photo source of kitchen pan pots above by: home life style
My garden is put to bed and the few plants I brought in to overwinter have found their new homes in sunny corners throughout my house. I have started the windup for the Thanksgiving and Christmas holidays.
I love decorating for the holidays but I prefer decor that is not too fussy. Something I try to do every year is to force bulbs to bloom indoors throughout the winter so that they are brightening my home with beautiful colors and fragrances. These pots of blooms also make wonderful hostess gifts.
Have you read this far and asked yourself what is this woman talking about why does she want to force bulbs and where is she forcing them too?
To “force” a bulb means to create an environment where the bulb grows when it naturally wouldn’t.
You have to chill bulbs they need chilling time, either in a fridge that contains no fruits or vegetables or in a cool place in your house that does NOT freeze, like the garage or cellar. This tricks the bulb into sprouting, think winter is your fridge and the pot is spring.
The rule of thumb on chilling time the larger the bulb, the longer the chilling time.
Forcing bulbs is simple and you can get mighty creative with what containers to use to hold them. Some like Paperwhites, Crocus and Amaryllis can be grown in watertight containers. Others like a soil mix of equal parts of soil, sphagnum moss, and perlite or vermiculite. Commercial potting soil can stay to wet and cause your bulbs to rot.
Plant bulb with the pointed end facing up and always leave the tips of your bulbs uncovered
Plant your bulbs close together but give them enough space so that they are not touching each other.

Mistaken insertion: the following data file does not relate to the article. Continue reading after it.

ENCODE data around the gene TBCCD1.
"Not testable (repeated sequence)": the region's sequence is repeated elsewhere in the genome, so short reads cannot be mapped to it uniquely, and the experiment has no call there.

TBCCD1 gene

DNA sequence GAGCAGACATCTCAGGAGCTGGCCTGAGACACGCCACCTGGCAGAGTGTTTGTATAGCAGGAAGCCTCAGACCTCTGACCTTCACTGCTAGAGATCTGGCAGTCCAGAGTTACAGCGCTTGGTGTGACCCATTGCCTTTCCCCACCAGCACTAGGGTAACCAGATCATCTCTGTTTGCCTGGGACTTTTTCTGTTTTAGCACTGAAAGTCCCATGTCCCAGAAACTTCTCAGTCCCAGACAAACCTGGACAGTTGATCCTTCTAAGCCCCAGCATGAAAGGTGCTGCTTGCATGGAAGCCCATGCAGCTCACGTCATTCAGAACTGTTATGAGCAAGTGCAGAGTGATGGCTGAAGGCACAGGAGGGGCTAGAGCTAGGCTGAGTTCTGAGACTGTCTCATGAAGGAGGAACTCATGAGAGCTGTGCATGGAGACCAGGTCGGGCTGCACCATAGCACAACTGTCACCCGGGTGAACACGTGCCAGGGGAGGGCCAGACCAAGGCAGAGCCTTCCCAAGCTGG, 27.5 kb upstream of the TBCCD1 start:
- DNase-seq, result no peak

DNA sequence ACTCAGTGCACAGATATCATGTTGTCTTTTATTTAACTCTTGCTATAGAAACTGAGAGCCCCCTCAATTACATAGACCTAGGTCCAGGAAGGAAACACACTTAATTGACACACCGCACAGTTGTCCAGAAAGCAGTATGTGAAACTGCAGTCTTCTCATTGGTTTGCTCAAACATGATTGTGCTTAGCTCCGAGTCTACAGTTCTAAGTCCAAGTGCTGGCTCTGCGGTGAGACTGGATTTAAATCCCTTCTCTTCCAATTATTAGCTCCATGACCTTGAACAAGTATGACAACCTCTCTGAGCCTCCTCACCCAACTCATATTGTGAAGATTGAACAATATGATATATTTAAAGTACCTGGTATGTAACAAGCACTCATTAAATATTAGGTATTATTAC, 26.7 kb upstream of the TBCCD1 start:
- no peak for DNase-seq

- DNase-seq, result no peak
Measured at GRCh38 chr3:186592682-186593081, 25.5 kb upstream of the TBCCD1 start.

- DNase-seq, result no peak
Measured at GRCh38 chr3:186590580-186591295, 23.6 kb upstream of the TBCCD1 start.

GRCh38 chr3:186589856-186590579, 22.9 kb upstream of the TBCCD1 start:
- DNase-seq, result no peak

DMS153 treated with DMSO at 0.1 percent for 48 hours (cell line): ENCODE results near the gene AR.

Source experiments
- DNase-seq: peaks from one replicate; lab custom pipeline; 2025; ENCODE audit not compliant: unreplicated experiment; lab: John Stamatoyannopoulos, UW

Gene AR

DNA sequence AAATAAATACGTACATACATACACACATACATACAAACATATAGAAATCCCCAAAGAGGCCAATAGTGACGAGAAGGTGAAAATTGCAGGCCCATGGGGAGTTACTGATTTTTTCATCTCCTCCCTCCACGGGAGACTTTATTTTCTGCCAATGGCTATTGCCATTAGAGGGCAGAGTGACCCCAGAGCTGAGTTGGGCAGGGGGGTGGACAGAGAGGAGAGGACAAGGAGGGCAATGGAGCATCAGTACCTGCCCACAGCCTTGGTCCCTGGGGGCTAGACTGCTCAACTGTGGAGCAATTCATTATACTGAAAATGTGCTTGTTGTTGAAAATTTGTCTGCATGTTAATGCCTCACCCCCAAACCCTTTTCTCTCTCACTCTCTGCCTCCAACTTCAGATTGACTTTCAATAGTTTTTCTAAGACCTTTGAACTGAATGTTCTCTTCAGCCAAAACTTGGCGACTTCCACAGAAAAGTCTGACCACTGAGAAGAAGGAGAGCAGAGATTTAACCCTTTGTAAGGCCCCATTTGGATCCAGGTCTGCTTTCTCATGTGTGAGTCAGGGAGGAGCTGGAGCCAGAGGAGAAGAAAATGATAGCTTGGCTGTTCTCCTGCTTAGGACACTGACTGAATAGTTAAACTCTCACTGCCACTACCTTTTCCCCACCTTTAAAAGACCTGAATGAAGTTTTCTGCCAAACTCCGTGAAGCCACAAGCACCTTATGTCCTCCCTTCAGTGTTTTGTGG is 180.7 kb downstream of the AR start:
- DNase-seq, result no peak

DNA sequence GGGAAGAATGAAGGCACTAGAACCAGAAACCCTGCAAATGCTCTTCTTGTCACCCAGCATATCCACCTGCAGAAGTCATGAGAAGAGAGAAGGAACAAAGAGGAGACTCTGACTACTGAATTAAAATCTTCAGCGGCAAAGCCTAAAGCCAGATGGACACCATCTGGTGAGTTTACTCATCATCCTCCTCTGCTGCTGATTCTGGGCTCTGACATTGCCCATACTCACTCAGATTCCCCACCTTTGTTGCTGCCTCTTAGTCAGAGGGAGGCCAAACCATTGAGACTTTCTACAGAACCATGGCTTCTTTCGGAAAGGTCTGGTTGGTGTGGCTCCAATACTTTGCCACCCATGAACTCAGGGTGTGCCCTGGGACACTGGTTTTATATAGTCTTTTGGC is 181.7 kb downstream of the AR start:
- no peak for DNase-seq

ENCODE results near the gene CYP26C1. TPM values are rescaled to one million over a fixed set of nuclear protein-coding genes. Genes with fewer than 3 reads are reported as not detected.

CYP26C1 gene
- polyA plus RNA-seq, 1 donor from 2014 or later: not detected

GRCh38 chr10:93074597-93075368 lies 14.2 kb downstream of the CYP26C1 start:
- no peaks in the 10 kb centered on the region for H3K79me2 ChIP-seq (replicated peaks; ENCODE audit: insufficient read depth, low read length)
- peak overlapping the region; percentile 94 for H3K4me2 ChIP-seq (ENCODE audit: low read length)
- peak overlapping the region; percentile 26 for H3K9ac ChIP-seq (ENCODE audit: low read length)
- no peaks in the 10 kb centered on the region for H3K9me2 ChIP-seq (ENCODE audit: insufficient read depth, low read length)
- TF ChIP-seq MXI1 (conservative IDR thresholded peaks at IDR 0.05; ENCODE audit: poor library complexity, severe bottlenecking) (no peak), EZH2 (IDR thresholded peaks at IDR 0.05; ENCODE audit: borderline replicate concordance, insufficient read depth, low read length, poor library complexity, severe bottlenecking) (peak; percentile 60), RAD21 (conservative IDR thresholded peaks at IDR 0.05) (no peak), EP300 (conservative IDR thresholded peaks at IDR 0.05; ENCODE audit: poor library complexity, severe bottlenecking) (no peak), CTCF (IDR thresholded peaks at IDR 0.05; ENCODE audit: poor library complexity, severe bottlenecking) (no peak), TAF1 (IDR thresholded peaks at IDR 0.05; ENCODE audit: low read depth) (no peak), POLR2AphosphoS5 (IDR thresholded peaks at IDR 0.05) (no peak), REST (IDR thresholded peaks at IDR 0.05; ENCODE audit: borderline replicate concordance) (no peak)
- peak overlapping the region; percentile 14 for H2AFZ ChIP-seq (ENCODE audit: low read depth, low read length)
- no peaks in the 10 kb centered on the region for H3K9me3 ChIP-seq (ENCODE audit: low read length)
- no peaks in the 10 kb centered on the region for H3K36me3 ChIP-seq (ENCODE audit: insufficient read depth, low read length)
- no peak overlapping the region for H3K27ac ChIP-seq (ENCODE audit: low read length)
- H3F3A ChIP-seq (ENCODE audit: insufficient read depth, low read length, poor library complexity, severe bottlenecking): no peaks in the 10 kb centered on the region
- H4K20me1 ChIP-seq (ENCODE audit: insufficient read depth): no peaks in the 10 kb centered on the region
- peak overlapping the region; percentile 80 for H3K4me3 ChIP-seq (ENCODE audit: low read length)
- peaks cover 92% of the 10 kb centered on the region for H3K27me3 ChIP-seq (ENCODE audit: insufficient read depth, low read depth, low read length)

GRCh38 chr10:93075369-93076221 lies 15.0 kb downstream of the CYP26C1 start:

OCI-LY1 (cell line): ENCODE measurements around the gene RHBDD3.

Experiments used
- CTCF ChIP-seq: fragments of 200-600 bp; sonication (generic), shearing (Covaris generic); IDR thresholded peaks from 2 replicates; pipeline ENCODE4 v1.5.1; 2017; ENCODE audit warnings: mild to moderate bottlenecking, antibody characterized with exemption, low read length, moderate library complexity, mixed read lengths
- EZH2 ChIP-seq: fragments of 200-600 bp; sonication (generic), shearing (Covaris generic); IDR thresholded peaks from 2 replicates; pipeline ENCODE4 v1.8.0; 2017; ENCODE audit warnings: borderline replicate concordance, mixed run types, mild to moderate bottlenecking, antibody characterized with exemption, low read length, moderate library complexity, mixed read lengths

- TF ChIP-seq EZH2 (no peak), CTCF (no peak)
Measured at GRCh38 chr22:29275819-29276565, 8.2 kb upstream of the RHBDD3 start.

After chilling time keep your pots in a cool part of your home until you see growth. Then move your pots to a warmer location with bright indirect light.
There are several different types of bulbs that you can force.
- Paperwhites are the most popular, probably because they are one of the easiest, versatile to force and need no time to chill. Start them know in several batches so that you get blooms every few weeks.
You will see blooms 4-6 weeks after planting. Once the blossoms die, toss the bulbs; they won’t flower again.
photo source: Wall Street Journal
- Tulips are always a favorite because of their colors and fragrance.
You will see blooms: 2-3 weeks after chilling.
photo source: imgfave
- Grape hyacinth have the most lovely scent and color. They need 10-12 weeks to chill.
You will see blooms in 6-8 weeks. BONUS: keep growing and plant outside in the spring for blooms the following year.
photo source: container gardening
- Amaryllis are the largest and mot striking blooms to force and need no time to chill.
You will see blooms 6-8 weeks, sometime sooner.
photo source: house and home
- Crocus are small blooms that will need 8-15 weeks of chilling
You will see blooms 2-3 weeks after chilling
photo source: horticulteur brindas